Tuesday, October 23, 2018

Ask Anabel: Hair loss and thinning hair

Bob Schulenberg
Anabel Kingsley, a professional trichologist, answers certain questions about the matter of hair that concerns everyone privately as well as personally. 
I have a question regarding post-surgery and the effects of anesthesia on texture of hair and thinning. Both of which I am experiencing following surgery one year ago. Will this be a permanent condition or do you feel it is a matter of time?  Have you heard of this before?Ms. R.

Dear Ms. R,

Hair loss following surgery and general anaesthesia is very common. Depending on the type of the surgery, hair loss can be quite substantial and take a while to settle-down. In terms of a time-line, excessive hair shedding (called telogen effluvium) usually occurs six to twelve weeks after surgery and continues for anywhere from three to six months. That would take you to around four months ago. Therefore, provided the underlying health issue is currently under control, and you have had no other recent illnesses, your hair should have stopped shedding in excess by now — or at least improved. This tells me that there is something else afoot.

It would not surprise me if your hair loss was connected to iron and/or ferritin (stored iron) deficiency. It is very common for these levels to be substantially depleted from blood loss during surgery – and often these levels are not sufficiently increased again. This can have a profound impact on the hair growth cycle, causing increased shedding and the production of shorter and wispier hairs, especially around the temples. The way to rectify low iron and ferritin is with iron supplements.

With all this said, if you had surgery at an age when hair commonly diminishes in diameter naturally (i.e. around menopause), it may simply be that the two have coincided. It could also be that you are contending with all of these aforementioned follicular factors. In any case, there is always a reason for hair loss, and it is almost always improvable.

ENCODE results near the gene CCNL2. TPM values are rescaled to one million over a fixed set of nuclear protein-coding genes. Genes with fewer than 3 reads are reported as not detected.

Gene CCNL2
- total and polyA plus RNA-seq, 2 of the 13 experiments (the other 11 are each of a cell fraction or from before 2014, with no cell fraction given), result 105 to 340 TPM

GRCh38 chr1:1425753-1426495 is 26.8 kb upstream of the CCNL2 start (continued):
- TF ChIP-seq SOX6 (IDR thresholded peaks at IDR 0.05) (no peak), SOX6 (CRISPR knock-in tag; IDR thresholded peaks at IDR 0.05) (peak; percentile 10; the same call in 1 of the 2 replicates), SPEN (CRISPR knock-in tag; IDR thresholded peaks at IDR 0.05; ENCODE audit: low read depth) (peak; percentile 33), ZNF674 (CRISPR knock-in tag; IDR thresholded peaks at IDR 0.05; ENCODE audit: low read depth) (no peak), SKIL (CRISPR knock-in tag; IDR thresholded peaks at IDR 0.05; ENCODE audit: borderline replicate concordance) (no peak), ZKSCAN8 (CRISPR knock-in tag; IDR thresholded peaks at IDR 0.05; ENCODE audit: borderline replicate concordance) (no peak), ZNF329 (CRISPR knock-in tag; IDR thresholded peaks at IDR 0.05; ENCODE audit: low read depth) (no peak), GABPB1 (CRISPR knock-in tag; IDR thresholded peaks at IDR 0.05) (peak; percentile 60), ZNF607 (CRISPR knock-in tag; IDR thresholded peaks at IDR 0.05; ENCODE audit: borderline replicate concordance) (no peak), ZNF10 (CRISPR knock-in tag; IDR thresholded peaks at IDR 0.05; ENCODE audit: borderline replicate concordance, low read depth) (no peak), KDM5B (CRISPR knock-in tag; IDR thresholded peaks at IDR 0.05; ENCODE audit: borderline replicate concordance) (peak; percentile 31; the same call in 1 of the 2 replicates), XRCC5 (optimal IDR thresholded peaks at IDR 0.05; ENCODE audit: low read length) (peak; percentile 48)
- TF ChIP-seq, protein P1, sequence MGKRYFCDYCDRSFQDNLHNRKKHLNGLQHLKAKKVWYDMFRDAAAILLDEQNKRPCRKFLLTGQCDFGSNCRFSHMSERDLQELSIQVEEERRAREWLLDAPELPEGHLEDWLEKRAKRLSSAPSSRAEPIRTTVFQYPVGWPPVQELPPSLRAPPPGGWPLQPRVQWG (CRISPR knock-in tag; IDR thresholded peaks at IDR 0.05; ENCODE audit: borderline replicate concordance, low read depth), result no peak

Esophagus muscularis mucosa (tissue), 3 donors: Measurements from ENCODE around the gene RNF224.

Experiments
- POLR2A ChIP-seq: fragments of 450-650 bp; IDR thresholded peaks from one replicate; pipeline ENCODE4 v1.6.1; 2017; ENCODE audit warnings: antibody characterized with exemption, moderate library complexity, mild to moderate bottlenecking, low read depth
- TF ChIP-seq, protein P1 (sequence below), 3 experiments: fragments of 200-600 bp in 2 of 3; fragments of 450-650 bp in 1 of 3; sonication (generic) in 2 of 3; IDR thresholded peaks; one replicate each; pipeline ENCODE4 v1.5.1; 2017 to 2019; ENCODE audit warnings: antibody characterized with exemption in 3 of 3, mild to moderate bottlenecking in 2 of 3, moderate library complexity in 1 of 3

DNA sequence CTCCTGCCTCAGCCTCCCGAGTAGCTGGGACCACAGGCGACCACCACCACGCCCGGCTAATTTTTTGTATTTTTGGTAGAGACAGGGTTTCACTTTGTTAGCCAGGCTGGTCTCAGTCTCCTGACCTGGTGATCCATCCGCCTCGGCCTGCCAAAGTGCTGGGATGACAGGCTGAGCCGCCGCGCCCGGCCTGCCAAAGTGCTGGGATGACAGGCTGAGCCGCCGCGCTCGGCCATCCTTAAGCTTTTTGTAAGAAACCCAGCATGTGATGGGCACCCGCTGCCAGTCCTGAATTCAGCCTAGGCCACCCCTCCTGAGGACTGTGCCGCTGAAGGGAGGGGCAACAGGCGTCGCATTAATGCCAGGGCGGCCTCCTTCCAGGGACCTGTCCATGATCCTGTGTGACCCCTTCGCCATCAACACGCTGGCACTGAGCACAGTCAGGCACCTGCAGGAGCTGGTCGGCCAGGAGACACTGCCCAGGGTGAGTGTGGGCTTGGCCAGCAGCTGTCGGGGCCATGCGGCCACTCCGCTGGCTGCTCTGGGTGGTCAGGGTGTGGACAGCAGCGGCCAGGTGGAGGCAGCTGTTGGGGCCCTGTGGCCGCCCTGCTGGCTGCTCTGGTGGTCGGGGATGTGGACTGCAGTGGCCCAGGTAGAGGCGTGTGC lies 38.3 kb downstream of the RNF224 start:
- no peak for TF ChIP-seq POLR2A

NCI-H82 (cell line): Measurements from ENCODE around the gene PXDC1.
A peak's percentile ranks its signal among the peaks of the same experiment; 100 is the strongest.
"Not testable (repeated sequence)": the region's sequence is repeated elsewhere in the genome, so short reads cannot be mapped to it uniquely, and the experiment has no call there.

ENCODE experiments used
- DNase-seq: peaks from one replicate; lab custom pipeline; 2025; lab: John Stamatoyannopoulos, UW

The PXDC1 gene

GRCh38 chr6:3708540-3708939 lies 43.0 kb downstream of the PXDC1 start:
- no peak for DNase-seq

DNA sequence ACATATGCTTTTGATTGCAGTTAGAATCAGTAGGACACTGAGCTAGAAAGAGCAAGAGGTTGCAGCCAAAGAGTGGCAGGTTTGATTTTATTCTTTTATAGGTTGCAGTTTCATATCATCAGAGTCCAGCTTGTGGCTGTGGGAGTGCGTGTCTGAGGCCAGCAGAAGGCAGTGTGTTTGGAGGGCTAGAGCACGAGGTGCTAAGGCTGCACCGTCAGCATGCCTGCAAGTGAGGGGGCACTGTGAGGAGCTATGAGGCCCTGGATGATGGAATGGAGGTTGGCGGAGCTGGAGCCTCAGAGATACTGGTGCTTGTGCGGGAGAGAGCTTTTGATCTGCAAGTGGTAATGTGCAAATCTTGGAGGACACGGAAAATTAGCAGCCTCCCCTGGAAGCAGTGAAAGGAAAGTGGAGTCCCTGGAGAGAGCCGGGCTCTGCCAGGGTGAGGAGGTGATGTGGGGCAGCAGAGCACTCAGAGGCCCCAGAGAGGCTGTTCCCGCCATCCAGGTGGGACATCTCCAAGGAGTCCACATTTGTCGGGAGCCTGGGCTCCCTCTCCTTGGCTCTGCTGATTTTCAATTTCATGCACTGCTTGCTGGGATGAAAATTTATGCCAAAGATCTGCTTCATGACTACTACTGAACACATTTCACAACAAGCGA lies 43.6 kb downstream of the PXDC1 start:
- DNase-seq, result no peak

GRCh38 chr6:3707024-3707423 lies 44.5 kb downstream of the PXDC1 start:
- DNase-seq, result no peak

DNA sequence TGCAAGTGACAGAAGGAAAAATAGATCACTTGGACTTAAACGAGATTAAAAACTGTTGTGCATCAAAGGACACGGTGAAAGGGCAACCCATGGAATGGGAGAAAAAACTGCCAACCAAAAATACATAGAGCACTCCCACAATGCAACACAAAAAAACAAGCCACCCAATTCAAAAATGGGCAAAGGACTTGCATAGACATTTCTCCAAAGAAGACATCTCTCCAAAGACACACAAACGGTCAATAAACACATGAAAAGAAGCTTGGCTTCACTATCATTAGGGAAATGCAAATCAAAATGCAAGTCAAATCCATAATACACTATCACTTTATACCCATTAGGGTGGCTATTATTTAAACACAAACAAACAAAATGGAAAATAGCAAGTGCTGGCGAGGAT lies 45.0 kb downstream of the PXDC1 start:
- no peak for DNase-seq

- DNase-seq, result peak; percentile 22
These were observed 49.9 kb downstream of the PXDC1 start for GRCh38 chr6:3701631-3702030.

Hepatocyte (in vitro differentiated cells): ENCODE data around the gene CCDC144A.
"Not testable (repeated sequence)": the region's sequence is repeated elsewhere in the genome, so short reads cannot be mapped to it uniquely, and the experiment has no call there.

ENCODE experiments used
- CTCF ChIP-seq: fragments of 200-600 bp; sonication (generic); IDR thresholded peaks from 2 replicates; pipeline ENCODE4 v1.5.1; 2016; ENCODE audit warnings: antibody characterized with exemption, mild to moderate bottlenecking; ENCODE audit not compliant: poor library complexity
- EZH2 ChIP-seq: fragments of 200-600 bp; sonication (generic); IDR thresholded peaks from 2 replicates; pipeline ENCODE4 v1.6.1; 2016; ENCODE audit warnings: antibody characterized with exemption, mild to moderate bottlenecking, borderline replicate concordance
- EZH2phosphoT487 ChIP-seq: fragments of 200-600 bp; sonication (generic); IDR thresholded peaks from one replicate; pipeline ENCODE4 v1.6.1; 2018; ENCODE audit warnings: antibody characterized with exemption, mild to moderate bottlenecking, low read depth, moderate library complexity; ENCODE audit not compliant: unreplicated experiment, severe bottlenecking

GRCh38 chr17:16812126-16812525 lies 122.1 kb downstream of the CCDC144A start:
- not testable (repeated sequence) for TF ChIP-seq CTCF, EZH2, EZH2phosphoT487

The first step on your journey to happy hair days is to have blood tests carried-out. Ask your doctor to do a full blood count, making a special request that he or she includes Ferritin, as it is very often left-out! In the meantime, help to optimise your hair’s health from a dietary standpoint. I always instruct my clients to up their intake of protein (the substance hair is made of) at breakfast and lunch. Alongside this, I suggest you take a Protein and Biotin supplement. Doing so will help to bolster the strength of your hair as it grows.
Welcome to the golden years; yeah, right.  My hair has been falling out for about the last 5 years. My mother developed thinning hair in her later years, so I guess it’s heredity. Still, is there anything thing that I can do to at least stop this process? I use Rogaine, wide toothed combs, massage and so on. Any suggestions will be welcomed.Mrs. K.

Dear Mrs. K.,